Cons of Anthologies

With everything, you have to read all of the details. (You should already know that) Because not every anthology out there works the same way.

Some are strictly online publications. Nothing inherently wrong with that, but if you’re looking for a physical presence on a shelf somewhere, you’re going to be disappointed.

Others may only pay royalties versus a flat fee for your story. And those royalties are split across ALL of the authors. So you won’t know how much you’ll pull in upfront.

If you’re submitting a previously published piece, you have to expect you won’t receive the same fees as a new piece. (And you’d better make sure the rights have reverted to you before you make an attempt!)

And, of course, you need to read your contract closely when it arrives. How long will the publisher have the rights to your story? The average one year or longer? Do they have the right to reprint your story in future anthologies, or do they need your permission? (Yes, that can happen – and you won’t see any money from the reprints!)

You have to go into the process with your eyes open, as you do with any other submission. Otherwise, you may find yourself complaining down the road – without a leg to stand on.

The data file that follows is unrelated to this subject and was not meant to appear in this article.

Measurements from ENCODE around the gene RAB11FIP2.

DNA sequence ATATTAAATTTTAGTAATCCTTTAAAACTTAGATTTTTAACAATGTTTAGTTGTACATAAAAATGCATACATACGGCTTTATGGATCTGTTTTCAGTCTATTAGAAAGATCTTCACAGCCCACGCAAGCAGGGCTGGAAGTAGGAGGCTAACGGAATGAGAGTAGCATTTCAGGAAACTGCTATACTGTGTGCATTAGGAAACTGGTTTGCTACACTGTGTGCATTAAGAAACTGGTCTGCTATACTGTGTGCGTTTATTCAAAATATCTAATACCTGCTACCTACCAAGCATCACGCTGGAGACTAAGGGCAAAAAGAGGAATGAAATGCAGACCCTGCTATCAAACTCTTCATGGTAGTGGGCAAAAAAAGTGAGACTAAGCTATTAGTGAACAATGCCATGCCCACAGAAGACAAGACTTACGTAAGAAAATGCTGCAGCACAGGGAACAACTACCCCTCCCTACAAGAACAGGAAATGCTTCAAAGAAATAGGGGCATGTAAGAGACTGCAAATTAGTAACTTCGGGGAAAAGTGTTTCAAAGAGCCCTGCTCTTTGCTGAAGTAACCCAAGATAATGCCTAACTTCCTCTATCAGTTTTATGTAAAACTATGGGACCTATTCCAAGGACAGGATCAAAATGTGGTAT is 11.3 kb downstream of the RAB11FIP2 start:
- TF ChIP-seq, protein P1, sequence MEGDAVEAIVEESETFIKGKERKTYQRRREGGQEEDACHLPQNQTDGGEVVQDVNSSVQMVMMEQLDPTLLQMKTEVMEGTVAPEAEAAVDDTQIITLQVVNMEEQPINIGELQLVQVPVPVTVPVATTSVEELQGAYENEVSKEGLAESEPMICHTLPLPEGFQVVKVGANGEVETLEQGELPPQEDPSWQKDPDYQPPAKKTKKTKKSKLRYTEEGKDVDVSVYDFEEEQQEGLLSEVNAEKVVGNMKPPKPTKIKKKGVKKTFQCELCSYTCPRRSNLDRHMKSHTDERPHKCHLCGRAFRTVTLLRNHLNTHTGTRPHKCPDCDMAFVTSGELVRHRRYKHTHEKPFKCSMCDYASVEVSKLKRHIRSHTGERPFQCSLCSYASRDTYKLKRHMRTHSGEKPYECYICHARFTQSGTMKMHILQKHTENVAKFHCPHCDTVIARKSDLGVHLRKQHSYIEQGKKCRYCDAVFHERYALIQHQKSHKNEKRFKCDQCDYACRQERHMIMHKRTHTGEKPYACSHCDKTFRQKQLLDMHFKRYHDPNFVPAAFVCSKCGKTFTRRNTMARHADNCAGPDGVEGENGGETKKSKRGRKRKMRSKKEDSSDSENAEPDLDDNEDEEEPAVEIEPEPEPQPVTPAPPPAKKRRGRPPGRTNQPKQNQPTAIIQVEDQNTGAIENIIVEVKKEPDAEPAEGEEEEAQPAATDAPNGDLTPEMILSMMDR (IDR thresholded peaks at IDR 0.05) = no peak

Reaping Rewards

When I was a wee baby writer, I assumed you needed an invitation to be part of an anthology. (You can laugh) I thought editors went around cherry-picking authors to submit stories – not the other way around. So I always wondered how a writer called enough attention to themselves to get their writing into one of those collections. (I had every Catfantastic volume ever published)

I didn’t start realizing ANYONE could submit to an anthology until the past couple of years. And even then, I was convinced they didn’t mean ME. (Even after reading the submission guidelines) It took rolling the dice last year to shed those scales from my eyes.

And now? I have two stories coming out in two separate anthologies this year! One dark fantasy and one science fiction. I received the responses within a week of each other.

“Sea Foam and Fire” will be released in Dragon Soul Press’s Song of the Siren on May 30th. (I actually recommend checking them out; they publish a new themed anthology every few months)

“Pains of Glass” will be released in Starry Eyed Press’s Existential Hologram, with a pending release date. (They have themed anthology calls, as well!)

Incidentally, those are my first two speculative fiction publications. But my first official print publication? It was my essay in Chicken Soup for the Soul: My Clever, Curious, Caring Cat. (You got it: another anthology!)

Anthologies are a fantastic opportunity to get your work out there, surrounded by other astounding writers. And if you’ve overlooked them until now, you need to start paying attention. Because odds are you have something that will fit at least ONE of those themes SOMEWHERE.